Sometime during my first year of practice one of our receptionists came to the back of the clinic and announced that she had a family that was moving to Australia on the phone and they wanted to know if anyone could do the health certificate for them. All of the doctors froze like frightened bunny rabbits hoping that if they stayed motionless nobody would notice they were there. I sauntered up, took one puzzled look around, and said "Sure, I’ll do it." There was a collective sigh of relief from everyone else, and from that day on I have been cursed with the burden of being the doctor who does all the international health certificates.
What I have found is that wading through the bureaucracy involved in shipping a pet to another country can be confusing and daunting, especially for someone who is already maximizing their stress levels trying to get the rest of their lives overseas. Here are a few things to know about the process that may make it run more smoothly.
The governmental organization that oversees the paperwork on the US end of things is the Department of Agriculture. They have an office located in Lakewood. They provide information on a website: www.aphis.usda.gov/ac/pettravel.html, that will get you to proper forms and a description of the steps and the timeline needed for whatever country to which you wish to take your pet.
Your pet will probably need a microchip for permanent identification. The Home Again and Avid brand chips which are the most common brands available are acceptable for any country. A veterinarian can place a microchip if your pet does not already have one.
If you are going to a place that could be fairly considered an island , for example the United Kingdom, Hawaii, Australia, New Zealand, and Japan, plan on a long process. Islands tend to be free of many diseases like rabies and they jealously guard their disease free status. These places often require blood tests and waiting periods up to six months before entry. Six months is the absolute minimum amount of time required for planning ahead to take your pet with you, but in a pinch you can leave your pet in the US for the waiting period and have a friend ship the pet later. Non-island countries tend to be less complicated, with the exception of France which I believe requires rabies testing just to be difficult.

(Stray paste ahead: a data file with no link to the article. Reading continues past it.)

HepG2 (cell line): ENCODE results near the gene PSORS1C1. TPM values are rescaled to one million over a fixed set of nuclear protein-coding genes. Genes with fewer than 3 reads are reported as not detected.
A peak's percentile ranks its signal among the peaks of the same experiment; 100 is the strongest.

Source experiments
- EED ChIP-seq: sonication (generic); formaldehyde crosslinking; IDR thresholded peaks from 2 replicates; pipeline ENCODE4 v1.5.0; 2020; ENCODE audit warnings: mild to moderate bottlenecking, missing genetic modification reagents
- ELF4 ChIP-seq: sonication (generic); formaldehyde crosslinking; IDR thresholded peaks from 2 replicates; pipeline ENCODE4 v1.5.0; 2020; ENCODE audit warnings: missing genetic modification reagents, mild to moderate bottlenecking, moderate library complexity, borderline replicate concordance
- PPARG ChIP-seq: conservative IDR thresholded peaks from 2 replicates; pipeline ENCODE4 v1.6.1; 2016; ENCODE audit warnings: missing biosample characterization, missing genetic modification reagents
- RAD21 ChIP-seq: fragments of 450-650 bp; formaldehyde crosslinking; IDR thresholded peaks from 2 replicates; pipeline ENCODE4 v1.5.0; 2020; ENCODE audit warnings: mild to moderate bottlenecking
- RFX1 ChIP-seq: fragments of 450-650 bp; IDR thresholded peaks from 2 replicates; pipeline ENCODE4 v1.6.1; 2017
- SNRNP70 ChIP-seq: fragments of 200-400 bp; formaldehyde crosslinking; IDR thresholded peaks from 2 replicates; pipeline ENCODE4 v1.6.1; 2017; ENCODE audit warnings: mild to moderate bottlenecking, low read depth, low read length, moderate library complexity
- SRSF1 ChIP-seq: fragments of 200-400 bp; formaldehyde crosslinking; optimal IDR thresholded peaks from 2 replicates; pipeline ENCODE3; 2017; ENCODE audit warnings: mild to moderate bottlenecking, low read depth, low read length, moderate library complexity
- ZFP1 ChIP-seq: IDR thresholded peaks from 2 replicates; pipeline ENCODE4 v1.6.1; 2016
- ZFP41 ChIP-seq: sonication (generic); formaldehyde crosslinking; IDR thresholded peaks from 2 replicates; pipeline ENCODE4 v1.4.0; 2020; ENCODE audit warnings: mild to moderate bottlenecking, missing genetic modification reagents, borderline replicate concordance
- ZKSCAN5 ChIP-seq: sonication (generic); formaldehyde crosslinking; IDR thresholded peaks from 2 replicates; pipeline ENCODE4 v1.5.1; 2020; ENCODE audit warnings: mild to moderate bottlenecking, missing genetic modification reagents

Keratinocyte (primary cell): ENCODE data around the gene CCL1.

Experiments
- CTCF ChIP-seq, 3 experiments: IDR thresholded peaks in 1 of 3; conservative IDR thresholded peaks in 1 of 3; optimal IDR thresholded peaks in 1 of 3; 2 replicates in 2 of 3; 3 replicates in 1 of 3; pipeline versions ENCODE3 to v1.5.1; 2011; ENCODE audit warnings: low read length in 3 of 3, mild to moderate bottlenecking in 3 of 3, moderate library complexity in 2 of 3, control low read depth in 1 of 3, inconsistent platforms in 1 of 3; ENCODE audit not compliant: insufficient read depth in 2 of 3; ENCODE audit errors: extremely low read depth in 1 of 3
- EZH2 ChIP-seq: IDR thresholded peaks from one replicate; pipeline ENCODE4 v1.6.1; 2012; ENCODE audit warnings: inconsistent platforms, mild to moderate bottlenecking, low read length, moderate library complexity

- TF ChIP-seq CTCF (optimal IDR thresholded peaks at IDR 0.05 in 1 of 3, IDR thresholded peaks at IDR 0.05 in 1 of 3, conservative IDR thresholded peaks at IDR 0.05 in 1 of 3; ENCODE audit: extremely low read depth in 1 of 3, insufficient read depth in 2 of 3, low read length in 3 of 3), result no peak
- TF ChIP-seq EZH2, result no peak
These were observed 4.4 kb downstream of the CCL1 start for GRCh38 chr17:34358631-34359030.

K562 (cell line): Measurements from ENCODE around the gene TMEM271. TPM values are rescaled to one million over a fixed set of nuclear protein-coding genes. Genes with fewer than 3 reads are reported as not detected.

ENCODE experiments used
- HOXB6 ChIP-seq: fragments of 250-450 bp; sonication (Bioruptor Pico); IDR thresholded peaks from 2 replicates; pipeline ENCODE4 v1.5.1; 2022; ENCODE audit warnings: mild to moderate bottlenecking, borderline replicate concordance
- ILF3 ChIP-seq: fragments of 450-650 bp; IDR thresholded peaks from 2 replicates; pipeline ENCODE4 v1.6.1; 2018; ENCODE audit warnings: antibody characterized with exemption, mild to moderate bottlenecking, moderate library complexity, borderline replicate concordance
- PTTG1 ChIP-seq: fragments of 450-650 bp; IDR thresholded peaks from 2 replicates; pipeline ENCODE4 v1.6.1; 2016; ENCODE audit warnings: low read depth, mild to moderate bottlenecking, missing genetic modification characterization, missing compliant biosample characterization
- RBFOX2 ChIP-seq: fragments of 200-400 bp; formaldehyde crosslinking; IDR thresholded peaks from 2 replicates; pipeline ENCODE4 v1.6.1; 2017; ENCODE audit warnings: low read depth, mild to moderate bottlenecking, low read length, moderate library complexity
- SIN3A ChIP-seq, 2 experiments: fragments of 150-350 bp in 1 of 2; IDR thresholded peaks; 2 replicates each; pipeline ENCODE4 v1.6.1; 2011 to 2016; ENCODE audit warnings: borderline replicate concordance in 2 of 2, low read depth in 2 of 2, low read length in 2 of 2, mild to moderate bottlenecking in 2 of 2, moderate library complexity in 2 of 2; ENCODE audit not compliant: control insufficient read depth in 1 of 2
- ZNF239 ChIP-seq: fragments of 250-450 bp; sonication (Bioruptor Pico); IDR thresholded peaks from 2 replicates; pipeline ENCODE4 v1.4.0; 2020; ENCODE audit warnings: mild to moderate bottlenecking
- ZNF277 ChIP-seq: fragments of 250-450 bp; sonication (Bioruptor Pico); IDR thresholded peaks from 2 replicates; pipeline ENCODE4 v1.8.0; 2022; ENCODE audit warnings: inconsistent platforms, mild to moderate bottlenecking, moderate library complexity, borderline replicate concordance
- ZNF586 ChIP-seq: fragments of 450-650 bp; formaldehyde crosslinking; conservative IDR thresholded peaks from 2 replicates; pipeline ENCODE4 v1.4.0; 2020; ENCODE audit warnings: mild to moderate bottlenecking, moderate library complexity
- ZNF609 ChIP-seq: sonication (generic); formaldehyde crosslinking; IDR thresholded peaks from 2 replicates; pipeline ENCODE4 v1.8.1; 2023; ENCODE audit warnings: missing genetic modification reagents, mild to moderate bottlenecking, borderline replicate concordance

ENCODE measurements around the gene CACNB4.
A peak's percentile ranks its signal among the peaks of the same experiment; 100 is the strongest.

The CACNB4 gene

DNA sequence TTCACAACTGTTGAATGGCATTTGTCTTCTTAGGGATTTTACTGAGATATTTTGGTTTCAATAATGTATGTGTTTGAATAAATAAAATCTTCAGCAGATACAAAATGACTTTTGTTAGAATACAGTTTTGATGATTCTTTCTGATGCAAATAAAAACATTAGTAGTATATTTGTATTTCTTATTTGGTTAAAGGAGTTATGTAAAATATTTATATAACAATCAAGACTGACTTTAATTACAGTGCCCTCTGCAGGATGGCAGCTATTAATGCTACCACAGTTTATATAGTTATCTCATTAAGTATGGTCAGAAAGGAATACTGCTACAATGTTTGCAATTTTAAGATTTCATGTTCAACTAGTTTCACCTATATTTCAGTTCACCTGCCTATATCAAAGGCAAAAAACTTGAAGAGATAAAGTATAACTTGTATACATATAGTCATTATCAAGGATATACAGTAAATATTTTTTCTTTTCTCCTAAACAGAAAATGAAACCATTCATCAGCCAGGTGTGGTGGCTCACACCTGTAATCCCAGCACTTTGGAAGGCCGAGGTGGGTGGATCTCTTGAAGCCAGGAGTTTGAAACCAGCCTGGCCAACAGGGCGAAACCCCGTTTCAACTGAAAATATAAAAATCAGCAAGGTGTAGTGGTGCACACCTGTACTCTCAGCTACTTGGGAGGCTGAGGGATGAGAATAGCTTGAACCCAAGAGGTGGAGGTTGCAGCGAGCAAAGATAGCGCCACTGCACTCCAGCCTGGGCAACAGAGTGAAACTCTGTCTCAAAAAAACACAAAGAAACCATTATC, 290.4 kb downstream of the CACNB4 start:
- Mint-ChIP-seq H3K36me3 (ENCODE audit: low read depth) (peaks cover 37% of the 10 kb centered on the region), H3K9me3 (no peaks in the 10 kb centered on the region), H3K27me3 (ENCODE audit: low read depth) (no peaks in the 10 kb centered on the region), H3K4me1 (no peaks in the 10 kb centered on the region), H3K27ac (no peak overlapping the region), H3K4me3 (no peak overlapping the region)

When we are completing an international health certificate at our clinic we fill out the paperwork and fax a copy down to the Department of Agriculture’s office so that they can tell us if anything needs to be changed. When everything is given the green light we have the owners present the original copy to the D of A’s veterinarian for the official raised stamp and signature. They will not accept a fax or other copy. This can either be done by mail or by driving it down in person, but if you are leaving in two days I wouldn’t recommend that you count on the US mail to get it there and back in time.
Keep in mind that you are dealing with a government entity. Appointments are needed for everything. The woman who assists us is always helpful and pleasant, but at 5:00pm sharp the phones are off and everyone at the office goes home. Nobody is going to stay late or make an exception for you, so plan ahead so that you can play by the rules and not have to ask for special measures. Friday afternoon is a bad time to choose to do health certificate paperwork. If it is not faxed, reviewed, and returned by 5:00 nothing is going to happen until Monday morning. If you are trying to leave on Monday morning you will be in a bit of a pickle.
Some countries will require the animals to be sealed in their carriers by the official veterinarian before going on the plane. You can either make an appointment to stop by their office on the way to the airport, or for a very large fee you can make an appointment to have the official vet meet you at the airport to seal the crate. If your flight is leaving at 6:00am nobody will be available to do this, so you need to take those considerations into account when you schedule your flight.
The bottom line is that it is entirely possible to move your pets with you to another country. There will be hoops to jump through, and in the case of Australia and New Zealand they will be flaming hoops, but in the end you can be rewarded with your cat purring in you lap on a rainy day in England, or a rousing game of fetch with you dog on the sunny shores of southern Spain.